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History, Remembrance and Religious Education

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Edited By Stephen G. Parker, Rob Freathy and Leslie J. Francis

How should the Holocaust be taught in schools, and to what end? What role should religious education play in recounting and remembering this human catastrophe? How has the nature and purpose of religious education changed and developed over time? What contribution should religious education make to identity formation, particularly regarding the role of memory, heritage and tradition? The scholarly reflections in this volume, drawing upon historical, theoretical and empirical perspectives, provide insights into past, present and potential future developments in religious and values education in a range of national contexts, including Germany, Israel, Norway, Canada and South Africa. The chapters fall under three headings: fostering a culture of remembrance; historical perspectives on religious education; and history, tradition, memory and identity. Together they form a unique collection of international perspectives upon these interlocking themes.
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Introduction

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Abstract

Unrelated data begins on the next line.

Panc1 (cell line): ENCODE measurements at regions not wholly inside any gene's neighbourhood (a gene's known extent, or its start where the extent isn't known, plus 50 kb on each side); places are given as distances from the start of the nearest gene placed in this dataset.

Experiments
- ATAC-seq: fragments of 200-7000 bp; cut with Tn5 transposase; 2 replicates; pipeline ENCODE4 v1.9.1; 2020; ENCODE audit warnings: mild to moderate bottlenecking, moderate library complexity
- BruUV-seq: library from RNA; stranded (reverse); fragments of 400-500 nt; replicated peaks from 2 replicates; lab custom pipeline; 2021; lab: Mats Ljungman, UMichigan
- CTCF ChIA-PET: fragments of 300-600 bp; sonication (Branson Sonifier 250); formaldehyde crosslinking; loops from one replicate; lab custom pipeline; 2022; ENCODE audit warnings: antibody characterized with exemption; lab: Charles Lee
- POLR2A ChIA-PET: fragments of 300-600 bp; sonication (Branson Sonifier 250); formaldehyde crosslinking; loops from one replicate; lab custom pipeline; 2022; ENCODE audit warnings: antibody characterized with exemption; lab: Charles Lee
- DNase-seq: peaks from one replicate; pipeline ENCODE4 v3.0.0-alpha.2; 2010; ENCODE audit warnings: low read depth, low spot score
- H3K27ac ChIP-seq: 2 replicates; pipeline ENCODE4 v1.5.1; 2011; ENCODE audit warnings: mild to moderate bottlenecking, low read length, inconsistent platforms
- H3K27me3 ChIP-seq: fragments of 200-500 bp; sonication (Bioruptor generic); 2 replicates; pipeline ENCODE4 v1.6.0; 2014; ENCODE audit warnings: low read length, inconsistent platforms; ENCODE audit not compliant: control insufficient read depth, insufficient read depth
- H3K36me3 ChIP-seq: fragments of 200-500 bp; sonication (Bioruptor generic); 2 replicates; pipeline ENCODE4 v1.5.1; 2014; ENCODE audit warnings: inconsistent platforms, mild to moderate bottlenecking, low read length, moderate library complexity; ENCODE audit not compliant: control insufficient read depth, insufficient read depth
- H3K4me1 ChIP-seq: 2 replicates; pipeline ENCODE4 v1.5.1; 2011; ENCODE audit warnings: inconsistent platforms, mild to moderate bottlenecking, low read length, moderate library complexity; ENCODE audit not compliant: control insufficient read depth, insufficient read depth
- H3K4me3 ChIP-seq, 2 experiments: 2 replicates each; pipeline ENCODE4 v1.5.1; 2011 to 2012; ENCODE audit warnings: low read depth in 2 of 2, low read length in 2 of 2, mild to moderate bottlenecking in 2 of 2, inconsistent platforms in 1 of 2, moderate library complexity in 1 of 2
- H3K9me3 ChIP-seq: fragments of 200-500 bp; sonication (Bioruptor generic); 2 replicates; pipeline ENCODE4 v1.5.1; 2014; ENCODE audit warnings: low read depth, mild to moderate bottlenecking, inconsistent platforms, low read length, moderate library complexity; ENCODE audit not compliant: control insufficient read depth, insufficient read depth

This introductory chapter seeks to provoke reflection on the concepts that provide the theme for the volume overall: history, remembrance and Religious Education. It begins by setting out some epistemological and methodological questions concerning the writing of history, and demonstrates their ethical significance, specifically with regard to the Holocaust. It then exemplifies some historiographical considerations of pertinence to the present volume by drawing upon archival, oral life history and published documentary data collected during research into the history of Religious Education in England. Recent public pronouncements from David Bell, Richard J. Evans and Michael Gove are then discussed to highlight issues pertaining to the acts of remembrance concerning the 100th and 70th anniversaries of the start of the First World War in 1914 and the passing of the Butler Education Act (England and Wales) in 1944 respectively. It is argued that we have a moral obligation to engage with historical discourses and to participate in acts of remembrance. Lastly, the chapter outlines the contents of the remainder of the volume and summarises the various ways in which the contributing authors have addressed the theme of ‘History, Remembrance and Religious Education’. ← 1 | 2 →

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